The Ice Viking or Entombed in an Iceberg for Centuries

The Ice Viking or Entombed in an Iceberg for Centuries Leif Erickson’s statue

After several decades of rummaging in the archives of antique newspapers, I fancy myself a connoisseur of 19th- and early 20th-century journalistic hoaxes. For the completely improbable blended with the plausible, few tales have given me so much pleasure as the following story:


The startling discovery which came when the grand floe drifted ashore and revealed a picturesque Viking, perfectly preserved, even to his armor and red hair.

Drifting for ten centuries through the uncharted seas north of the Arctic Circle, traversing heaven knows how many thousand miles of snow and silence, perhaps pushed by the ever-grinding ice floes of the North Pole itself, the body of a Viking king a thousand years old has been returned at last to civilization.

            Dressed from head to heel in a frozen winding sheet that preserved it more perfectly than any Egyptian mummy, the Viking’s body was discovered by Danish doctors, standing upright in a huge iceberg cast up on the east coast of Greenland.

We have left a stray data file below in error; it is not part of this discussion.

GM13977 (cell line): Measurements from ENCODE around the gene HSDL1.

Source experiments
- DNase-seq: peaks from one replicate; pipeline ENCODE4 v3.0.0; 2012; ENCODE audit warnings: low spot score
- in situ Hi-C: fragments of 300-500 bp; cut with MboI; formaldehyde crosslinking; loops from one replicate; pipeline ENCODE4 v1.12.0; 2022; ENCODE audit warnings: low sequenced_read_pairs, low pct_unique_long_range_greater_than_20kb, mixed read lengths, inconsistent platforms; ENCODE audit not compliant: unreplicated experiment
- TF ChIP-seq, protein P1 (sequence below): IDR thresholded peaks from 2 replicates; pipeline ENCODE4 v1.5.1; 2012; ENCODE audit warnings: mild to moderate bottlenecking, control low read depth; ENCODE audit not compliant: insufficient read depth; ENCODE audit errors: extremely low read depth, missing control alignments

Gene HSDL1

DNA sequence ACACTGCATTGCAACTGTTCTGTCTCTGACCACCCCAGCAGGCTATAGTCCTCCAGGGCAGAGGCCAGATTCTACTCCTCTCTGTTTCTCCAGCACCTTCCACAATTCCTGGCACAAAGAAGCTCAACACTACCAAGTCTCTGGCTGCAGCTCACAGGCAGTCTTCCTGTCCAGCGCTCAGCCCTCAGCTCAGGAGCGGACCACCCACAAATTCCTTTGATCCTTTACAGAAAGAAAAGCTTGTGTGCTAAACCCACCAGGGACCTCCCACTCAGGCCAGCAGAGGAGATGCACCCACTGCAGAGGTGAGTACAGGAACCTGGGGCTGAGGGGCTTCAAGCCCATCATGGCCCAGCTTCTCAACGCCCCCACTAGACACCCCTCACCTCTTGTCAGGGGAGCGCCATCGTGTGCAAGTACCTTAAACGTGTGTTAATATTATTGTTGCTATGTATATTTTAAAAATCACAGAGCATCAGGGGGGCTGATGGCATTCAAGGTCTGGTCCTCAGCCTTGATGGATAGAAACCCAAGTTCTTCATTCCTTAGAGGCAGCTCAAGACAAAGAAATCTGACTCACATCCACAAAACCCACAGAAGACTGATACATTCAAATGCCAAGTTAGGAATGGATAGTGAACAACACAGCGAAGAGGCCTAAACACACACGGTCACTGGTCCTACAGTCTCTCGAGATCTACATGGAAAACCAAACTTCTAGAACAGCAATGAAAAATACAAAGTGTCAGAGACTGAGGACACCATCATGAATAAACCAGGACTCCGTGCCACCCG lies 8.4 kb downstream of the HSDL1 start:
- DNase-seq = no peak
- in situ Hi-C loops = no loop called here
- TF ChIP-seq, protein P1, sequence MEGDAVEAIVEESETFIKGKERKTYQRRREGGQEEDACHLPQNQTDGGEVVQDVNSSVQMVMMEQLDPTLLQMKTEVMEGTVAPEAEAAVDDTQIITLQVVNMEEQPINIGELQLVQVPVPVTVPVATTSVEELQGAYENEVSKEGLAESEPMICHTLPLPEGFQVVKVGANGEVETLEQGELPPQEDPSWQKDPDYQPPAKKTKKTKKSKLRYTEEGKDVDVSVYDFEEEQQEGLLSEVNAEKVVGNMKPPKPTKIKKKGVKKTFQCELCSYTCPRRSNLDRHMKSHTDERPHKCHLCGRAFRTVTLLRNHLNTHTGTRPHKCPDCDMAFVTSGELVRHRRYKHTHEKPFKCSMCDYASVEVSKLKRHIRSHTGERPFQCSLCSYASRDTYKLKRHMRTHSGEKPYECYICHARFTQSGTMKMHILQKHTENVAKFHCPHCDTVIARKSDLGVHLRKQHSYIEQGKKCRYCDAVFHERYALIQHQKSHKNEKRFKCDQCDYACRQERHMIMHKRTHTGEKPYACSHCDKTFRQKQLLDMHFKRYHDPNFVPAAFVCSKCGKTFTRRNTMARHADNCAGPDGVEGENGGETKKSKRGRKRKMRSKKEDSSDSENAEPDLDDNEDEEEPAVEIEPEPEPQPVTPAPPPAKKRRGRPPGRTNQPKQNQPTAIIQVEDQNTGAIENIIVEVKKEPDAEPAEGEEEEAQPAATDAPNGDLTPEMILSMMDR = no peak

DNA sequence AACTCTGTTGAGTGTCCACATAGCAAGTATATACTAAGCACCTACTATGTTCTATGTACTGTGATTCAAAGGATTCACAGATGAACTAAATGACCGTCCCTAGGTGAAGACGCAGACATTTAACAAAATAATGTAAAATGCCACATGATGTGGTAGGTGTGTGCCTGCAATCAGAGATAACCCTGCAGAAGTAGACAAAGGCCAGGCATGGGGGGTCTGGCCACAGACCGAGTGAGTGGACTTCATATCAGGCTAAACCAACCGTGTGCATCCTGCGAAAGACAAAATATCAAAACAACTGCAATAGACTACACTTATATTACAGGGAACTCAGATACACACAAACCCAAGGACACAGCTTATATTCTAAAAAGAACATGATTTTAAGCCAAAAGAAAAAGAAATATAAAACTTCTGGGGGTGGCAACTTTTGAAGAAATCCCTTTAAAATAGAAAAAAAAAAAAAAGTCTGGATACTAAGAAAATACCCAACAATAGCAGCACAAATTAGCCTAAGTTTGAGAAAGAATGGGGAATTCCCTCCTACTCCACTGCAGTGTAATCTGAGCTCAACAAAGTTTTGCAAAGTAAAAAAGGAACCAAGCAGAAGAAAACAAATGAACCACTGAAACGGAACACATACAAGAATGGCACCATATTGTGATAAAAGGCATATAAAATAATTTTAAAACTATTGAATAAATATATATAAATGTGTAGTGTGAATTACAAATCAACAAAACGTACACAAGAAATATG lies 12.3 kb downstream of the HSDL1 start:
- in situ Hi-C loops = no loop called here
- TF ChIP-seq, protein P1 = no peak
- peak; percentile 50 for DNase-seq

It towered before their amazed eyes like an incredible phantom —seven feet tall, clad in rude ancient armor, gripping spear and shield, head crowned with the winged helmet of Norse royalty, the whole dimly visible within the transparent tomb of ice.

Men with axes chopped away this natural casket. Then the Viking stood as unmarred by time as though he had died but yesterday. He was not dried or shrunken. The skin was white and firm. The hair of the head and of the bushy beard was long and red and silky. The iceberg had kept him imperishable for posterity.

The body is being taken on a ship to Copenhagen. There scientists will endeavour to perpetuate the process of preservation by the injection of chemicals. If they are successful, the body of the Viking king in the Copenhagen museum will be the most remarkable relic on earth. Millions will come to stare at the Norseman who lived and loved and fought a thousand years ago.

While Copenhagen scholars impatiently await the arrival of the extraordinary find they have dispatched an expedition to Greenland to continue excavations. Word has reached them that seven more bodies, as untouched by the years as the first, have been found. Further explorations may give science the most valuable light it has ever had on the Norsemen and their voyages. The early history of America may be rewritten before the investigations are through.